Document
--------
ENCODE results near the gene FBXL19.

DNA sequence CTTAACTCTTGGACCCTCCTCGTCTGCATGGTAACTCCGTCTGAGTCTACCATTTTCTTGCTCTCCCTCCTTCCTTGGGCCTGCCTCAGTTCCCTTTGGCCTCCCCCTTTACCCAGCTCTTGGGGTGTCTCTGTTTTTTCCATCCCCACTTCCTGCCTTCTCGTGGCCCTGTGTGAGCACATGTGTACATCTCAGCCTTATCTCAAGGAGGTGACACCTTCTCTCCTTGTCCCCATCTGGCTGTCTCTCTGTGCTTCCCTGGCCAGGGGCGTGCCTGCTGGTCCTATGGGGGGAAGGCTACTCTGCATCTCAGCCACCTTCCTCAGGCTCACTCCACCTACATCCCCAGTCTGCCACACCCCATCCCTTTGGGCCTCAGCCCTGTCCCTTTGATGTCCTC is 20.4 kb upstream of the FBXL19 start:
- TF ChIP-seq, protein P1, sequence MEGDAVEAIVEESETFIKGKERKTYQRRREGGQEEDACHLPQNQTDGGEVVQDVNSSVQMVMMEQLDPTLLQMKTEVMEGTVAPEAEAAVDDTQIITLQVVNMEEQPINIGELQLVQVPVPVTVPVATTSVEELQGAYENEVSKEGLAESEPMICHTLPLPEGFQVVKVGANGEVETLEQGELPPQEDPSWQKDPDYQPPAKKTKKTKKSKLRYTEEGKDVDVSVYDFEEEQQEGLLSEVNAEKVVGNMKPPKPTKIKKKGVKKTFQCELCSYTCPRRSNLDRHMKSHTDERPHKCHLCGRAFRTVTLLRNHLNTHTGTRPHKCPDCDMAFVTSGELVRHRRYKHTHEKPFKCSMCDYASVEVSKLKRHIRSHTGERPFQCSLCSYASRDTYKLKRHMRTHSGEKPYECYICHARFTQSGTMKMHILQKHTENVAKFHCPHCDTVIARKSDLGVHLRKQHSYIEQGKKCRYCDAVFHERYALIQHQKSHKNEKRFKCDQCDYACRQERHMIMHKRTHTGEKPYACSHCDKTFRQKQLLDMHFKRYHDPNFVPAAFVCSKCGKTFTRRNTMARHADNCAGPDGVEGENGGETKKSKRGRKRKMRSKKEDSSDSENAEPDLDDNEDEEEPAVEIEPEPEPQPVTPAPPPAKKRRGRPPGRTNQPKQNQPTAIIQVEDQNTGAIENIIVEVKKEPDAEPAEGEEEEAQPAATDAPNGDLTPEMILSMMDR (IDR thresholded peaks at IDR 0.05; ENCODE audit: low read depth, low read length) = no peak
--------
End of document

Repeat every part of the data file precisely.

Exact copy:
ENCODE results near the gene FBXL19.

DNA sequence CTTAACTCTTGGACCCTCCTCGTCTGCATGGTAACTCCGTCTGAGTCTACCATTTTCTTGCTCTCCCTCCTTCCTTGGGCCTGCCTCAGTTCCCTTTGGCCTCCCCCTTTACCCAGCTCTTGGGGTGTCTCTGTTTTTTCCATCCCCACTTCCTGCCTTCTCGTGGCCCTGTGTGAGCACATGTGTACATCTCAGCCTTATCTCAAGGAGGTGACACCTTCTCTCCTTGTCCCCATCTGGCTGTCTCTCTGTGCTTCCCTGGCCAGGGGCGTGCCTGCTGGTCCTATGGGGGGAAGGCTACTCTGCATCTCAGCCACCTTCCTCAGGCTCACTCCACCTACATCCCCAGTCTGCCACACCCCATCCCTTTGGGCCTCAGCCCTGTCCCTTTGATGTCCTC is 20.4 kb upstream of the FBXL19 start:
- TF ChIP-seq, protein P1, sequence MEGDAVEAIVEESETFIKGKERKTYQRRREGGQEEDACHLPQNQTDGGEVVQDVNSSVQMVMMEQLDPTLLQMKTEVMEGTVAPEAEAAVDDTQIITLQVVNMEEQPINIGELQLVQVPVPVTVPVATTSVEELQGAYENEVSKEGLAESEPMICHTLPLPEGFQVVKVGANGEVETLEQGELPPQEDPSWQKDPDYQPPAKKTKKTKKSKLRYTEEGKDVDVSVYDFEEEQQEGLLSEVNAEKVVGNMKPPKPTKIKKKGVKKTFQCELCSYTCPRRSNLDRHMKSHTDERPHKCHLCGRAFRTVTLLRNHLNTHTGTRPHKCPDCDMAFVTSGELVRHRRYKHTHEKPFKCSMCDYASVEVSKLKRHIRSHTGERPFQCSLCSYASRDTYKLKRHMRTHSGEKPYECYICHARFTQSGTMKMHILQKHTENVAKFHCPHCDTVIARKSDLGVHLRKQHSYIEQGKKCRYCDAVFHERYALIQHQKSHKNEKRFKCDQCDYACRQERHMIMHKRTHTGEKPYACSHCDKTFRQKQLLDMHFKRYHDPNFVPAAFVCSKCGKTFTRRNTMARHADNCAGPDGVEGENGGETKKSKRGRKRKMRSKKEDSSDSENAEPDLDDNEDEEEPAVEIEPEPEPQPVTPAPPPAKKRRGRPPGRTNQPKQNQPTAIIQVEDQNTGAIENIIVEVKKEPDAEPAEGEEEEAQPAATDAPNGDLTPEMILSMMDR (IDR thresholded peaks at IDR 0.05; ENCODE audit: low read depth, low read length) = no peak